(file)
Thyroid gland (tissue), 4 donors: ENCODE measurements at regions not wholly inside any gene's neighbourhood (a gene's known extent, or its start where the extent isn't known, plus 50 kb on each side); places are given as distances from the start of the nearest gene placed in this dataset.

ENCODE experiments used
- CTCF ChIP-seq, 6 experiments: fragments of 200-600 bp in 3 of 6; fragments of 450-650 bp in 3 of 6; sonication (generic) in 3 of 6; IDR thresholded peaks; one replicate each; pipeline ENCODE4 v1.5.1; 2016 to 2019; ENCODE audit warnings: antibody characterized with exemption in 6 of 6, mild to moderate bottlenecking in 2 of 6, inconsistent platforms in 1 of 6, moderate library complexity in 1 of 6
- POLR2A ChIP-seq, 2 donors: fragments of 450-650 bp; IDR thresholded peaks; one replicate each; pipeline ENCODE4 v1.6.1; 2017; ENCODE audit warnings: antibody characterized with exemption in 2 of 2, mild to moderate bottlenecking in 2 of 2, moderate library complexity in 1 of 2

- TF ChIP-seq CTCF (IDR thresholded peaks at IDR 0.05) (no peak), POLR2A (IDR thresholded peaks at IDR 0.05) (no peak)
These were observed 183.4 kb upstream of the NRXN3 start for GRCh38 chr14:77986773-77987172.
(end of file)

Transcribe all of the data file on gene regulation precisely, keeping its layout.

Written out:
Thyroid gland (tissue), 4 donors: ENCODE measurements at regions not wholly inside any gene's neighbourhood (a gene's known extent, or its start where the extent isn't known, plus 50 kb on each side); places are given as distances from the start of the nearest gene placed in this dataset.

ENCODE experiments used
- CTCF ChIP-seq, 6 experiments: fragments of 200-600 bp in 3 of 6; fragments of 450-650 bp in 3 of 6; sonication (generic) in 3 of 6; IDR thresholded peaks; one replicate each; pipeline ENCODE4 v1.5.1; 2016 to 2019; ENCODE audit warnings: antibody characterized with exemption in 6 of 6, mild to moderate bottlenecking in 2 of 6, inconsistent platforms in 1 of 6, moderate library complexity in 1 of 6
- POLR2A ChIP-seq, 2 donors: fragments of 450-650 bp; IDR thresholded peaks; one replicate each; pipeline ENCODE4 v1.6.1; 2017; ENCODE audit warnings: antibody characterized with exemption in 2 of 2, mild to moderate bottlenecking in 2 of 2, moderate library complexity in 1 of 2

- TF ChIP-seq CTCF (IDR thresholded peaks at IDR 0.05) (no peak), POLR2A (IDR thresholded peaks at IDR 0.05) (no peak)
These were observed 183.4 kb upstream of the NRXN3 start for GRCh38 chr14:77986773-77987172.